Let’s Talk About Mental Health

Lydia+Pamudji%2C+Staff+Artist

Lydia Pamudji, Staff Artist

Nina Kanamaluru, Opinions Associate

It is no secret that mental health is a growing problem at PDS. Most students could immediately name a friend afflicted with a mental disorder, if not suffering from one themselves. PDS’ own Director of Health and Wellness Maritoni Shah stated, “This is a pandemic that reaches, well, everywhere.”

But what is causing such a rise in cases of mental disorders? Disorders, such as depression and anxiety (caused by a chemical imbalance in the brain) have always existed, but there has been a recent spike in the number of cases across the U.S. and in our own community. Why? I believe it is due to the extreme pressure that students are under.

In a high-pressure environment like PDS, there is a constant focus on grades, athletics, and college, and it is only expected that our students will struggle to cope with such expectations. Spurred on by parents, teachers, friends, and even their own motivation, students feel that they must excel in every possible aspect, and often work themselves to the point of harm to accomplish their goals.

“Students here want to achieve. They don’t want to coast, and so that, in and of itself, perpetuates a culture of excellence and perfection,” explained Dr. Shah.

The question I think we should be asking, however, is what does perfection mean at PDS? At our school, “perfection” is simply another way of saying “performance,” from academic to athletic to extracurricular. This is precisely the problem that I see in our system and all around the U.S. Students work in order to gain good grades, not knowledge. This creates an incredible amount of pressure, forcing students to make a choice between their performance or their mental health. While this decision should be simple, it is quickly becoming a more difficult dilemma each day, as students are forced to sacrifice their well-being for the sake of attaining perfection.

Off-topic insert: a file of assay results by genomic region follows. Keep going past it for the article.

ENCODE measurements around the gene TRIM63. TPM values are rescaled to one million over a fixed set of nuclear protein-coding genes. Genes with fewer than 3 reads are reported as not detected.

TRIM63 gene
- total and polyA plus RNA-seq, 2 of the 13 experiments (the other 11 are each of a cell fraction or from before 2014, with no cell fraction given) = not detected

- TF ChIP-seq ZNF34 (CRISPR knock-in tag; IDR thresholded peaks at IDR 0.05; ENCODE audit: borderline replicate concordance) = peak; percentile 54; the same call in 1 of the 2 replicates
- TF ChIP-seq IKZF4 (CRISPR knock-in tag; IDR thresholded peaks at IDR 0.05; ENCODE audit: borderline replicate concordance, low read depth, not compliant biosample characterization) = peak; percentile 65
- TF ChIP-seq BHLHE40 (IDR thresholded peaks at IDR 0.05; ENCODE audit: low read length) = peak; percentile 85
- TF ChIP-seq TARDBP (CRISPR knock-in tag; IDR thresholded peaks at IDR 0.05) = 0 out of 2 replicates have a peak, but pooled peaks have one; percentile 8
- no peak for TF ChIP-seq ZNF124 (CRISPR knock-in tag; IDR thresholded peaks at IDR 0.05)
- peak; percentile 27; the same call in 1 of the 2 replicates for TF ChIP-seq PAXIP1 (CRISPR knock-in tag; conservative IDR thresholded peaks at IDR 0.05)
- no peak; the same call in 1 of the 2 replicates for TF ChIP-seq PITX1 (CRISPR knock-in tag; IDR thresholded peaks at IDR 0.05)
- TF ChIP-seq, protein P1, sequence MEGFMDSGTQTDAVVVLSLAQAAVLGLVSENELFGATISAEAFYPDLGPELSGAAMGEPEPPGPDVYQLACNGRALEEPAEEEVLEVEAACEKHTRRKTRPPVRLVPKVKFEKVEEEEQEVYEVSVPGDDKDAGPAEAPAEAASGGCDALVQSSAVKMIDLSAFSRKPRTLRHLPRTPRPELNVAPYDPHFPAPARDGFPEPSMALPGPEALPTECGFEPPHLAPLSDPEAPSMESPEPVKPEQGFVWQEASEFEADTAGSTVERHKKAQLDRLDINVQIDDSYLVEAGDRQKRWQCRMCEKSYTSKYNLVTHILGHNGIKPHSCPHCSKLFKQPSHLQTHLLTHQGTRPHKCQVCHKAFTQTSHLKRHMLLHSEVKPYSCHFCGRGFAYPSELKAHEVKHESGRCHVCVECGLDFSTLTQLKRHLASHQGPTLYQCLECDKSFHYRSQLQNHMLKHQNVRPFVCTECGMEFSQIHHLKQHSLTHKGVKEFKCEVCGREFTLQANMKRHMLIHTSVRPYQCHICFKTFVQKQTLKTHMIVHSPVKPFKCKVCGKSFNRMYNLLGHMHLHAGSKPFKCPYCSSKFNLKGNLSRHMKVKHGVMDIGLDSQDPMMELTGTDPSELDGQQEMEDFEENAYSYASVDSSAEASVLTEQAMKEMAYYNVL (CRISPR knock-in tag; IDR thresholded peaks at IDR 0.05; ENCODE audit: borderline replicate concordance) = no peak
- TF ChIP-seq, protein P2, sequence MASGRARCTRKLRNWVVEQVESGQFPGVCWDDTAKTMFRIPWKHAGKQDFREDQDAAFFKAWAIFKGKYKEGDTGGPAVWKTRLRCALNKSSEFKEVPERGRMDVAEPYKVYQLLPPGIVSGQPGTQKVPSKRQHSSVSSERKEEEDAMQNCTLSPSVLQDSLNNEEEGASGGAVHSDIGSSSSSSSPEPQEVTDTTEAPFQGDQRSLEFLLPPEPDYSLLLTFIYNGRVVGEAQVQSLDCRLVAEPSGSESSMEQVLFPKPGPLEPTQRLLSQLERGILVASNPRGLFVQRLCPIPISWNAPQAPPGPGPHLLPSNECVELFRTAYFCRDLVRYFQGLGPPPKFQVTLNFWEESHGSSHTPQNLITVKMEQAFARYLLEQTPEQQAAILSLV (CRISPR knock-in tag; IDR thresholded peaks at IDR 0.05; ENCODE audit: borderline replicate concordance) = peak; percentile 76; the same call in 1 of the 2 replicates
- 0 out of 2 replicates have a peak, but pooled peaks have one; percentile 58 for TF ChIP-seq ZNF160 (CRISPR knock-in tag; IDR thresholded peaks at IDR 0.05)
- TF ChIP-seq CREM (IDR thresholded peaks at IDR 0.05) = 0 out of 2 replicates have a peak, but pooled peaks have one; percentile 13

The PDS faculty, however, are well aware of this struggle, and are doing their best to help students cope with it. The Department of Health and Wellness, headed by Dr. Shah, has recently introduced  a number of measures to help protect the mental health of students. For example, the new schedule (beginning next year) was designed to relieve student stress. Using extensive research, the school decided on the longer periods and less frequent class meetings. The Department of Health and Wellness is also trying to work with teachers to help them adjust their curriculum for the benefit of the students. Teachers now have increased access to resources to help them decide what parts of their curriculum to focus on and what parts to discard, as well as help to improve ways to present material. Finally, the Department of Health and Wellness is trying to inform and educate students about mental health, through programs for first through 12th graders, taught by Guidance Counselor Robert Tuckman.

The administration’s attempts to protect the mental health of students is certainly a step in the right direction, but some of the effort must come from within the student body. As most people can attest, there is still stigma associated with mental disorders. This stigma is often propagated by students, through jokes about panic attacks, “triggers,” and even suicide. This alienates students who have been diagnosed with a mental disorder, as they no longer feel part of the community. Furthermore, students who suspect that they may have a mental disorder feel as if their feelings are a cry for attention, and that to reach out to someone about their issues would make them a drama queen.

This stigma must end, and the effort must come from the students. Students should take responsibility for regulating their own actions and those of their friends in order to create an environment where they are not ashamed to talk about mental health.

Print Friendly, PDF & Email